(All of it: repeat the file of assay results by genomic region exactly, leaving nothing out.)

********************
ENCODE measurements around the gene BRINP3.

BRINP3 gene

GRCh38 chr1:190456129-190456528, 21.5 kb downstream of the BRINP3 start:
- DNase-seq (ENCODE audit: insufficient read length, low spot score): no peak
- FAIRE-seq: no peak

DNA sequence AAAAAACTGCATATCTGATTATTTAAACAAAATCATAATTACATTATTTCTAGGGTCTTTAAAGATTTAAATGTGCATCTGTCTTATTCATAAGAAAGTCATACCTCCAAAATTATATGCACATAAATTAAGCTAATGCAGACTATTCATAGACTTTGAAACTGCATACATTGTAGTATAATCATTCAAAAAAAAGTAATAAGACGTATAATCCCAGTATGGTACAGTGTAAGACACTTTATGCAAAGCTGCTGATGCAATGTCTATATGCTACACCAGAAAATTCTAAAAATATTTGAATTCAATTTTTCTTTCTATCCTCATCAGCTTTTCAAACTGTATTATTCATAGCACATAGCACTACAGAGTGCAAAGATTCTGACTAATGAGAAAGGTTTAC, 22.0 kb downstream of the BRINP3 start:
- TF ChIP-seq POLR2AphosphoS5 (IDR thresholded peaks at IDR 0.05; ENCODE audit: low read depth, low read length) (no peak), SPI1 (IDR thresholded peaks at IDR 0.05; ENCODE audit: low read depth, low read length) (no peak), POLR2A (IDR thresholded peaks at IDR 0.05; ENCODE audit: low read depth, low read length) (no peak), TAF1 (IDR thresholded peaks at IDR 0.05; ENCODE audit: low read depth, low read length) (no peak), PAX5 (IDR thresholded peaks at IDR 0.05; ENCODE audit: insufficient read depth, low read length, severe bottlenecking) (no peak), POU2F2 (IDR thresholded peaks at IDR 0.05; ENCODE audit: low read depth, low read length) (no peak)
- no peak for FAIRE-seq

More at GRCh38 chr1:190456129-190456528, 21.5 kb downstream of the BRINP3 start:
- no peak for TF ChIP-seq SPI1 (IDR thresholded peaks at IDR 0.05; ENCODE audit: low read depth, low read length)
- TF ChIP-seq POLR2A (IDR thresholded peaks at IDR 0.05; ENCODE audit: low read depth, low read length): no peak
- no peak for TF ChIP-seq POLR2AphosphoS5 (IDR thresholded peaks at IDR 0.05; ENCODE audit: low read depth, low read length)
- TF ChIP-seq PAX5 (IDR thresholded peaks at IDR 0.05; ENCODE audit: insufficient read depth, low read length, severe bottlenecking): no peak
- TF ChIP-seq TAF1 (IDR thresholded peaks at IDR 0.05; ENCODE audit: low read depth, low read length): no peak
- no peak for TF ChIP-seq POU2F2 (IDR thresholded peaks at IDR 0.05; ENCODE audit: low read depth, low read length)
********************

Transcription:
ENCODE measurements around the gene BRINP3.

BRINP3 gene

GRCh38 chr1:190456129-190456528, 21.5 kb downstream of the BRINP3 start:
- DNase-seq (ENCODE audit: insufficient read length, low spot score): no peak
- FAIRE-seq: no peak

DNA sequence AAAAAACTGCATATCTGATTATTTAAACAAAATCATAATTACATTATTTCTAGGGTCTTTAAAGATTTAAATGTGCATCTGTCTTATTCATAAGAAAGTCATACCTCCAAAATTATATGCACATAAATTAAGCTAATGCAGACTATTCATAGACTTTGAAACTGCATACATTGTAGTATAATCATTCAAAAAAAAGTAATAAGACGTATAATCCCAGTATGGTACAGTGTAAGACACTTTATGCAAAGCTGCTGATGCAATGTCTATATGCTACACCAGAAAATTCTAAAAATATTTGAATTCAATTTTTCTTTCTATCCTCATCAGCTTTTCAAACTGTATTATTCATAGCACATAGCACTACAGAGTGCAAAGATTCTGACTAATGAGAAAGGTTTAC, 22.0 kb downstream of the BRINP3 start:
- TF ChIP-seq POLR2AphosphoS5 (IDR thresholded peaks at IDR 0.05; ENCODE audit: low read depth, low read length) (no peak), SPI1 (IDR thresholded peaks at IDR 0.05; ENCODE audit: low read depth, low read length) (no peak), POLR2A (IDR thresholded peaks at IDR 0.05; ENCODE audit: low read depth, low read length) (no peak), TAF1 (IDR thresholded peaks at IDR 0.05; ENCODE audit: low read depth, low read length) (no peak), PAX5 (IDR thresholded peaks at IDR 0.05; ENCODE audit: insufficient read depth, low read length, severe bottlenecking) (no peak), POU2F2 (IDR thresholded peaks at IDR 0.05; ENCODE audit: low read depth, low read length) (no peak)
- no peak for FAIRE-seq

More at GRCh38 chr1:190456129-190456528, 21.5 kb downstream of the BRINP3 start:
- no peak for TF ChIP-seq SPI1 (IDR thresholded peaks at IDR 0.05; ENCODE audit: low read depth, low read length)
- TF ChIP-seq POLR2A (IDR thresholded peaks at IDR 0.05; ENCODE audit: low read depth, low read length): no peak
- no peak for TF ChIP-seq POLR2AphosphoS5 (IDR thresholded peaks at IDR 0.05; ENCODE audit: low read depth, low read length)
- TF ChIP-seq PAX5 (IDR thresholded peaks at IDR 0.05; ENCODE audit: insufficient read depth, low read length, severe bottlenecking): no peak
- TF ChIP-seq TAF1 (IDR thresholded peaks at IDR 0.05; ENCODE audit: low read depth, low read length): no peak
- no peak for TF ChIP-seq POU2F2 (IDR thresholded peaks at IDR 0.05; ENCODE audit: low read depth, low read length)